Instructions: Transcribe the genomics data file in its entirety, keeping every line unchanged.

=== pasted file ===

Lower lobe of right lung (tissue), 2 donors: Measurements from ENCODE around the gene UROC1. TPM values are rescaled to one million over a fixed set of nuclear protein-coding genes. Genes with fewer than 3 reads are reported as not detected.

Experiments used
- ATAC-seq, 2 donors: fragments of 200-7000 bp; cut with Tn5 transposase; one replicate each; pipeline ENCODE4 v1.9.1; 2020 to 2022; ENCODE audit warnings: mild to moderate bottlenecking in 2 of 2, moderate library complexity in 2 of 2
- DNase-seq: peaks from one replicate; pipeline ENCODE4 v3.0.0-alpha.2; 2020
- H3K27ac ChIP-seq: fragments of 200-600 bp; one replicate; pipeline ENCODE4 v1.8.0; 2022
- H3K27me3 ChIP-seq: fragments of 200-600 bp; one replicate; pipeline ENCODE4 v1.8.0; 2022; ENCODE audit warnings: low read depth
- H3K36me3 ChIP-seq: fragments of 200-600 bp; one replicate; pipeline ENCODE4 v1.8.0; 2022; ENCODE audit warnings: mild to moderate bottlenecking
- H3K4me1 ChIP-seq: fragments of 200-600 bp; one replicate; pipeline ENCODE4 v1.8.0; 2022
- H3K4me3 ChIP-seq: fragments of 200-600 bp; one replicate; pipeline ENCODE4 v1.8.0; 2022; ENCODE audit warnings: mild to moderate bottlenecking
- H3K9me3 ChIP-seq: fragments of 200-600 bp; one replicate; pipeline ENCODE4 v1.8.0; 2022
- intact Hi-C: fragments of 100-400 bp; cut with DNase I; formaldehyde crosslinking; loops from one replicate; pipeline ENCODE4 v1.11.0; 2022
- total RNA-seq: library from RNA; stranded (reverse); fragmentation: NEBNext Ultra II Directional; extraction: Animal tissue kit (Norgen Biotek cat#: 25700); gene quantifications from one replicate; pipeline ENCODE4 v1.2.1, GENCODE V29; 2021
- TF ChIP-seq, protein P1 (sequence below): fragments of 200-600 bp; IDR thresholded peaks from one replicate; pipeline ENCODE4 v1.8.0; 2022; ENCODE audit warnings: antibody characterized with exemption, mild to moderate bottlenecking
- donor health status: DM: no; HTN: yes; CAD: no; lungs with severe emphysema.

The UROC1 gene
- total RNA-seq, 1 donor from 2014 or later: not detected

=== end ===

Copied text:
Lower lobe of right lung (tissue), 2 donors: Measurements from ENCODE around the gene UROC1. TPM values are rescaled to one million over a fixed set of nuclear protein-coding genes. Genes with fewer than 3 reads are reported as not detected.

Experiments used
- ATAC-seq, 2 donors: fragments of 200-7000 bp; cut with Tn5 transposase; one replicate each; pipeline ENCODE4 v1.9.1; 2020 to 2022; ENCODE audit warnings: mild to moderate bottlenecking in 2 of 2, moderate library complexity in 2 of 2
- DNase-seq: peaks from one replicate; pipeline ENCODE4 v3.0.0-alpha.2; 2020
- H3K27ac ChIP-seq: fragments of 200-600 bp; one replicate; pipeline ENCODE4 v1.8.0; 2022
- H3K27me3 ChIP-seq: fragments of 200-600 bp; one replicate; pipeline ENCODE4 v1.8.0; 2022; ENCODE audit warnings: low read depth
- H3K36me3 ChIP-seq: fragments of 200-600 bp; one replicate; pipeline ENCODE4 v1.8.0; 2022; ENCODE audit warnings: mild to moderate bottlenecking
- H3K4me1 ChIP-seq: fragments of 200-600 bp; one replicate; pipeline ENCODE4 v1.8.0; 2022
- H3K4me3 ChIP-seq: fragments of 200-600 bp; one replicate; pipeline ENCODE4 v1.8.0; 2022; ENCODE audit warnings: mild to moderate bottlenecking
- H3K9me3 ChIP-seq: fragments of 200-600 bp; one replicate; pipeline ENCODE4 v1.8.0; 2022
- intact Hi-C: fragments of 100-400 bp; cut with DNase I; formaldehyde crosslinking; loops from one replicate; pipeline ENCODE4 v1.11.0; 2022
- total RNA-seq: library from RNA; stranded (reverse); fragmentation: NEBNext Ultra II Directional; extraction: Animal tissue kit (Norgen Biotek cat#: 25700); gene quantifications from one replicate; pipeline ENCODE4 v1.2.1, GENCODE V29; 2021
- TF ChIP-seq, protein P1 (sequence below): fragments of 200-600 bp; IDR thresholded peaks from one replicate; pipeline ENCODE4 v1.8.0; 2022; ENCODE audit warnings: antibody characterized with exemption, mild to moderate bottlenecking
- donor health status: DM: no; HTN: yes; CAD: no; lungs with severe emphysema.

The UROC1 gene
- total RNA-seq, 1 donor from 2014 or later: not detected